Using a Deore FD with your 105 STI levers probably won't work. As others have noted, road levers have a different FD cable pull than MTB levers. A road FD like an Ultegra or Tiagra will work fine with the Deore cranks and chainrings you mention. It won't be quite as crisp-shifting as if you were using a road crank and stock rings, but will work fine. I have this setup on three of my bikes (Ultegra STI levers, Ultegra or Dura Ace FD, and 48-36-24 chainrings) and have no problems with it.

Look on Ebay for a used Ultegra triple FD and run that. Either get one with an integrated clamp or get a "braze-on" style model and a separate clamp to fit your seat tube.

9-speed Ultegra and 105 STI left levers will handle both double and triple cranks by default. The 9-speed Dura-Ace STIs do come in separate versions, though. I'm not sure whether Tiagra STIs can handle both.

You've mentioned using your left front STI Shimano 105 shifter to shift a triple crankset.  It shifts a compact double crankset now.  I'm not so sure Shimano STI can shift both double and triple.  Shimano makes unique double and triple STI shifters in Ultegra and 105 models.  So I'm questioning whether your crankset change will be as smooth as you are implying.  I think you will need a new left STI shifter for the triple crankset.

Routes / Re: Pittsburgh to Washington, DC
« on: March 02, 2012, 09:46:22 am »
I've written up trip journals for my rides on the GAP and C&O, with planning-type info included and links. See:


With the capability to use MTB-type RDs with STI and any other levers, I don't see any reason to use road derailleurs on a touring bike. The 9-speed XT RDs ("Shadow" and regular) have a 45t capacity with the SGS long cage, which is pretty impressive. Even the 9-speed Deore M591 will handle the 45t wrap.

He probably meant "Make sure your FD is from a road group" in order to work with the OP's STI levers.
Ah! You just totally dashed my hopes that someone makes a high-capacity road derailleur. You totally saved me hours of poring over Google searches.  ;D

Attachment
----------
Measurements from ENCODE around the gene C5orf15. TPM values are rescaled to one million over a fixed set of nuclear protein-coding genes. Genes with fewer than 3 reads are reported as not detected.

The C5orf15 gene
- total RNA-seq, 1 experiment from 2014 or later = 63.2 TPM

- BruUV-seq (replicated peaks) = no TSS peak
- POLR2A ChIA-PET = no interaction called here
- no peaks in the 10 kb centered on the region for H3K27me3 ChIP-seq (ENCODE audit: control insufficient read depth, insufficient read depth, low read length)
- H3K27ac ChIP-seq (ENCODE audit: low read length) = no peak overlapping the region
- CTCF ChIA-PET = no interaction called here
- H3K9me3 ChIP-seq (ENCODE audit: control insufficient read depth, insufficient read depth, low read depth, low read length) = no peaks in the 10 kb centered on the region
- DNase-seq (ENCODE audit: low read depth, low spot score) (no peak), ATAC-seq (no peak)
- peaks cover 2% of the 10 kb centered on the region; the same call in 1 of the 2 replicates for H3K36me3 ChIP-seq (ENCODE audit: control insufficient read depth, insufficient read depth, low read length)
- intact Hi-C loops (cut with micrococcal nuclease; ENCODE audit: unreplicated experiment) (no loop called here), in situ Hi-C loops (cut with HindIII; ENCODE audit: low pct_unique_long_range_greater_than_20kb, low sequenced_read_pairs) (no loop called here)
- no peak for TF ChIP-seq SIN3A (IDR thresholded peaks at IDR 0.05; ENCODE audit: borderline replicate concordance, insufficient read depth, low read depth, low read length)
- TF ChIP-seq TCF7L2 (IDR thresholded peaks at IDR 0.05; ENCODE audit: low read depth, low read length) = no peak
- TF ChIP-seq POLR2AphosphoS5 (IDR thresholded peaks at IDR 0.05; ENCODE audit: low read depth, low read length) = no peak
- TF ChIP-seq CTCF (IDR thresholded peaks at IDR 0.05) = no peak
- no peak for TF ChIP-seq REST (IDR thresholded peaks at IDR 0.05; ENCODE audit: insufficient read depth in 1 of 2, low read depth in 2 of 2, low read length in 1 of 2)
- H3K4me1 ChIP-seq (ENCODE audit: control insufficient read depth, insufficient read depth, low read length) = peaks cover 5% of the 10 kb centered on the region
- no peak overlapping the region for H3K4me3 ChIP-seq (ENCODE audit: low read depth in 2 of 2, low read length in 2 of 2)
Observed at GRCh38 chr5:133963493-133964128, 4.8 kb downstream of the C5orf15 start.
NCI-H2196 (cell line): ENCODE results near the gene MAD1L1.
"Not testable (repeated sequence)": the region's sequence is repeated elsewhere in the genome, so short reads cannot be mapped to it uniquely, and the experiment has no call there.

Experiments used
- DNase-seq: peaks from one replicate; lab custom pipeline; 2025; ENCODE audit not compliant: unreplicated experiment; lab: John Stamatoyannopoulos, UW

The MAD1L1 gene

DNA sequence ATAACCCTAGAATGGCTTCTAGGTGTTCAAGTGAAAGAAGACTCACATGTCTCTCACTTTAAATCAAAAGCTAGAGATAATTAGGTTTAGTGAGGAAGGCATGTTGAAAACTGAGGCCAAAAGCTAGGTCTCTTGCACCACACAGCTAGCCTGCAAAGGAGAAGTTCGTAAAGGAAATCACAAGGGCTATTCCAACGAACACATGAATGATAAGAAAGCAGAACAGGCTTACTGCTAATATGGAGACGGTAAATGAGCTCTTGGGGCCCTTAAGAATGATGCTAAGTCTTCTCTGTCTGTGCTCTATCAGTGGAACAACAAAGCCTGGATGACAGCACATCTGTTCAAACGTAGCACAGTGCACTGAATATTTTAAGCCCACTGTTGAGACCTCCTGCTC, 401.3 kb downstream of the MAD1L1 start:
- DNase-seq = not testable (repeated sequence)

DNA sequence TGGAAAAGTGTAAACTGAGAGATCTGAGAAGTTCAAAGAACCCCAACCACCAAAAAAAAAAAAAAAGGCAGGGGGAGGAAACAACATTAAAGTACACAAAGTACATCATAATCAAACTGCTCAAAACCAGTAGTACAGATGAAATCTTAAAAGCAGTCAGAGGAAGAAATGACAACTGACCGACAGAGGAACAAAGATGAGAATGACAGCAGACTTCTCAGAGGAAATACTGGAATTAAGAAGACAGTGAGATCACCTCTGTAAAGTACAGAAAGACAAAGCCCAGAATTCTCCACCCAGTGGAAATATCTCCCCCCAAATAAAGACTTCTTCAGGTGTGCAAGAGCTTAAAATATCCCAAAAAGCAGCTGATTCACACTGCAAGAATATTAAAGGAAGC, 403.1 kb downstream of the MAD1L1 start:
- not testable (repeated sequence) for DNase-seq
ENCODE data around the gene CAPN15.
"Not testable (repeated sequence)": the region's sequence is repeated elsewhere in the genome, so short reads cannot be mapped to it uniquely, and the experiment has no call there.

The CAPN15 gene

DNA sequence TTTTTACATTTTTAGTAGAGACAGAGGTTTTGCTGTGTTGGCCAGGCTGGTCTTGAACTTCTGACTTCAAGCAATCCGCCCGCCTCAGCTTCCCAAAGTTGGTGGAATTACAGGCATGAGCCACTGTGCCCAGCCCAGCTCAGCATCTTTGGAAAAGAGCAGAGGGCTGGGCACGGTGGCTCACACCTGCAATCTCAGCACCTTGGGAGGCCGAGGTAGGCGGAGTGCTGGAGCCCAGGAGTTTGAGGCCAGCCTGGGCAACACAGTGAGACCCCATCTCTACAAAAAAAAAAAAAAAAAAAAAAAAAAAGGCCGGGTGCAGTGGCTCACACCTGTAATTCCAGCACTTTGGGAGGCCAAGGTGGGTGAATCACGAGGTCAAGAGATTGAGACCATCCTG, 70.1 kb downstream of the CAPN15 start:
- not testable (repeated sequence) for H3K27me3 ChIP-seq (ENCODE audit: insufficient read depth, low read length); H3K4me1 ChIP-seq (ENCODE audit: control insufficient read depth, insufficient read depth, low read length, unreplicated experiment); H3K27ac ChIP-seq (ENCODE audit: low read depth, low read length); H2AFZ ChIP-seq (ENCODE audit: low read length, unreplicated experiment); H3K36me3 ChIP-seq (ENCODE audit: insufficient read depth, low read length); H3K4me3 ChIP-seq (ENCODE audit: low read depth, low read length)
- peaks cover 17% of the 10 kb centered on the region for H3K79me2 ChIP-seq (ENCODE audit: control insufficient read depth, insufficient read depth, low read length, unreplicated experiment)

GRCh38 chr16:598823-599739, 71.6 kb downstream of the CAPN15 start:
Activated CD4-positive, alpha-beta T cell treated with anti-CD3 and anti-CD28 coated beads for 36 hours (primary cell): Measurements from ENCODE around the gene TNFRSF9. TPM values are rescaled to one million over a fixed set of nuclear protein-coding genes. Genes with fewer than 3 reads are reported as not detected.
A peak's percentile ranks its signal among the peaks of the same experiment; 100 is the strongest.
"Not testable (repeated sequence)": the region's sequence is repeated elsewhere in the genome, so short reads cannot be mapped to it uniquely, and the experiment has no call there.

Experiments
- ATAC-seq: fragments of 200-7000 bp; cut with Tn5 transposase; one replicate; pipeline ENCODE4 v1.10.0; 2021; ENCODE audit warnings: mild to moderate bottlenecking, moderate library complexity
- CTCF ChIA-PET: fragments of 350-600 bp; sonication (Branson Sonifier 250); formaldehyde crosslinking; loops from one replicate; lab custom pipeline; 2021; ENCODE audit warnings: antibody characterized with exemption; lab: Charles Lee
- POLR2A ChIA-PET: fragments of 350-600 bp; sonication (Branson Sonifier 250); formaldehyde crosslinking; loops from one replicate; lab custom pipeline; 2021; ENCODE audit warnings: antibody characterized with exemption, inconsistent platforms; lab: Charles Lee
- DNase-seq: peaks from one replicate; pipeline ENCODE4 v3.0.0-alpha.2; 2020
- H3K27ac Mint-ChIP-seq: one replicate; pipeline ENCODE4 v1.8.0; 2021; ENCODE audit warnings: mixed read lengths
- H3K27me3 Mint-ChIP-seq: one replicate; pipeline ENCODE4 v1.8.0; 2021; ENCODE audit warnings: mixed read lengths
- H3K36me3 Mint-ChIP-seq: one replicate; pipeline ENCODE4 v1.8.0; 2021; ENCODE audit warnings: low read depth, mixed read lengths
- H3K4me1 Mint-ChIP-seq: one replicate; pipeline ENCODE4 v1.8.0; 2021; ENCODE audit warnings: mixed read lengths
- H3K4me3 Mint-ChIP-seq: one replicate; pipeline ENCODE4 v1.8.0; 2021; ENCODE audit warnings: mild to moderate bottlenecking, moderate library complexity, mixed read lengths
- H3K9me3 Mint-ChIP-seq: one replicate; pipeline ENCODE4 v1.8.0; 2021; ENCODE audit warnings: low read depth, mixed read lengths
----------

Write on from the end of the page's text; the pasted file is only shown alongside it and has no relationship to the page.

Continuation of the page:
I knew about the front derailleur compatibility issue, but the sentence order made me think that there was some other issue with rear derailleurs.

He probably meant "Make sure your FD is from a road group" in order to work with the OP's STI levers.

Gear Talk / Re: Shimano 8-speed
« on: February 21, 2012, 09:52:33 pm »
FYI, Park makes a very useful and reasonably priced tool that makes it much easier to remove a master link like the SRAM models. It's made my life a lot easier ever since I picked one up!

Gear Talk / Re: Shimano 8-speed
« on: February 20, 2012, 10:37:15 am »
I have a couple used, but in excellent condition, 8-speed Shimano XT cassettes for sale if you are interested. They are 11-28 (or 12-28, can't recall). Looking to get $25 each + shipping. E-mail me if you are interested.

Youth Bicyle Travel / Re: tour with small children
« on: February 16, 2012, 11:10:37 am »
We did a two-day overnight tour with our son when he was two (or so) on the C&O Canal. We pulled him in a Burley Solo trailer using our tandem, on which we had front and rear panniers. He didn't complain at all, and actually seemed to enjoy it. Of course, we stopped often to let him play in the dirt with his trucks, run around, etc.

The sooner you get a child in a trailer, the more comfortable he'll be in the long term. Our son loved it! He now rides on the center seat of our triple bike.

Youth Bicyle Travel / Re: tour with small children
« on: February 15, 2012, 10:15:23 am »
For longer rides, I highly suggest ditching the kid seat and getting a one-kid trailer like the Burley Solo or Chariot. First, they are safer. They also give the child much more "play"room where they can have books, stuffed animals, small toys, etc. Also easier for napping. Our son loved riding in his trailer, even on longer rides.

We also found that cars seemed more respectful of us when we were pulling the trailer (with the flag attached) compared with riding on bikes with no trailer.

The Pletscher and ESGE kickstands are the same thing. I believe Pletscher bought out ESGE. In any event, same design. You could try grinding part of it away if that would help any. I did this on my tandem to allow for better cable routing.

General Discussion / Re: What's the century bike ride that everybody loves?
« on: February 04, 2012, 02:20:32 am »
If you are in the Md-Del-NJ-PA area, the White Clay Bike Club in Delaware runs some very nice rides and centuries throughout the year, including the fun "Double Cross," where you cross the state of Delaware -- twice -- in one day, which is a novelty. It's a nice route, too.